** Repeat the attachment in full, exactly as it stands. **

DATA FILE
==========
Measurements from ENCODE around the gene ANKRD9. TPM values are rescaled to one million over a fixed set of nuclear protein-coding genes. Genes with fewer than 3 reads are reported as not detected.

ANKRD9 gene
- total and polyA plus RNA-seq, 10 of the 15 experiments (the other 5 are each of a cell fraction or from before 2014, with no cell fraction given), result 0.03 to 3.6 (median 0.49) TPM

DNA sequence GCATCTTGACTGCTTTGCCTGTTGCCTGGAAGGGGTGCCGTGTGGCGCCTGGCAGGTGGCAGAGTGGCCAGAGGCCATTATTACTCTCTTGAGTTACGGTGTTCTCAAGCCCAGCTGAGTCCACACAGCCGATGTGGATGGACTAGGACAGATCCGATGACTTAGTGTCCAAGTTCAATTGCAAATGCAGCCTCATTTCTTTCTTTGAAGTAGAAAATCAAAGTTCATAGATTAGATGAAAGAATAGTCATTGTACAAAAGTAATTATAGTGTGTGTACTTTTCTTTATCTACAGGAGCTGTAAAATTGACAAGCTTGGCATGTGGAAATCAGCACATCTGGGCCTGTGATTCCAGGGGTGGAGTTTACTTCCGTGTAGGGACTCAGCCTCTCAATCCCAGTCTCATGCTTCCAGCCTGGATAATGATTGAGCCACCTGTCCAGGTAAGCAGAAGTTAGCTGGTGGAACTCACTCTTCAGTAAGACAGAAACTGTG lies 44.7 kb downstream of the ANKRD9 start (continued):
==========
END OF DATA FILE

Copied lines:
Measurements from ENCODE around the gene ANKRD9. TPM values are rescaled to one million over a fixed set of nuclear protein-coding genes. Genes with fewer than 3 reads are reported as not detected.

ANKRD9 gene
- total and polyA plus RNA-seq, 10 of the 15 experiments (the other 5 are each of a cell fraction or from before 2014, with no cell fraction given), result 0.03 to 3.6 (median 0.49) TPM

DNA sequence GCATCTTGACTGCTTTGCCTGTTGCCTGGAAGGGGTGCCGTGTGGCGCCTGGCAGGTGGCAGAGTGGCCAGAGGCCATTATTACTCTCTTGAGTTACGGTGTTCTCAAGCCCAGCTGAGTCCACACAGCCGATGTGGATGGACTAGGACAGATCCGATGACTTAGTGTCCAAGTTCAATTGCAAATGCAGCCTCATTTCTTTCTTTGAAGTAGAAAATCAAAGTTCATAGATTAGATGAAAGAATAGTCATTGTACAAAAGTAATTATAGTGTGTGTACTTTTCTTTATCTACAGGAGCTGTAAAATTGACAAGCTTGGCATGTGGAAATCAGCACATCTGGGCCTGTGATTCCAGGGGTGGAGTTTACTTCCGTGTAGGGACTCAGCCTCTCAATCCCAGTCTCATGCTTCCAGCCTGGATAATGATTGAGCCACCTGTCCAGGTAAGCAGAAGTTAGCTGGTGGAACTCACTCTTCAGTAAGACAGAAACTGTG lies 44.7 kb downstream of the ANKRD9 start (continued):